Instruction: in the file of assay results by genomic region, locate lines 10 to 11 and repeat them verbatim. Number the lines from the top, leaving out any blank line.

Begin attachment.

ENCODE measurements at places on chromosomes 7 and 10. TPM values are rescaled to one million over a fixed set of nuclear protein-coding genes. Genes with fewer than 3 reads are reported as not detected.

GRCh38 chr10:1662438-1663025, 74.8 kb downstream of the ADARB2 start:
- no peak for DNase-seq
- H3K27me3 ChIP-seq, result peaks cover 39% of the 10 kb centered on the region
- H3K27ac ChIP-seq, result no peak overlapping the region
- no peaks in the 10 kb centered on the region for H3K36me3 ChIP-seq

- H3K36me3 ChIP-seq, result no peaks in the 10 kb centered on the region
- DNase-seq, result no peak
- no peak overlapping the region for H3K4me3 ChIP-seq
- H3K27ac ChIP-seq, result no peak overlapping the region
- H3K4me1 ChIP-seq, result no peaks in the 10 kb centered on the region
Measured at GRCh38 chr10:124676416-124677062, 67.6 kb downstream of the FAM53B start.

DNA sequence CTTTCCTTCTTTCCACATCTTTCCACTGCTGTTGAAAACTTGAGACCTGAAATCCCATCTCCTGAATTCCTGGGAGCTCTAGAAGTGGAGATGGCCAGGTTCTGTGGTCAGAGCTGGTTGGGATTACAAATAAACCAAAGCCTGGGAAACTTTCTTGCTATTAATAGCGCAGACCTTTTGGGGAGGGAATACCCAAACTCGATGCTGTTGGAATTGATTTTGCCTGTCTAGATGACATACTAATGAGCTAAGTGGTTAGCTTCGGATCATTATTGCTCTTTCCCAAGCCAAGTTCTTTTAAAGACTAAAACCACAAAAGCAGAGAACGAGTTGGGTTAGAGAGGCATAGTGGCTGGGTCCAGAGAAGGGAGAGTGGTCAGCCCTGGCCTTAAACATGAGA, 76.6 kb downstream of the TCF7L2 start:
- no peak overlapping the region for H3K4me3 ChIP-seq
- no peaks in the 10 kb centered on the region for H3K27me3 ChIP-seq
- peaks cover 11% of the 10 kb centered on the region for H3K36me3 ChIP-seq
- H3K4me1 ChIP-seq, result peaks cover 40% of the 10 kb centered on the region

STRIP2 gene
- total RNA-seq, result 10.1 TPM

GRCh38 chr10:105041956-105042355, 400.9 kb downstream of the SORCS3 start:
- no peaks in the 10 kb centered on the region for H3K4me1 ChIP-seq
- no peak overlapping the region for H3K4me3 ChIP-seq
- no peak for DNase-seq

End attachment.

- H3K27ac ChIP-seq, result no peak overlapping the region
- H3K4me1 ChIP-seq, result no peaks in the 10 kb centered on the region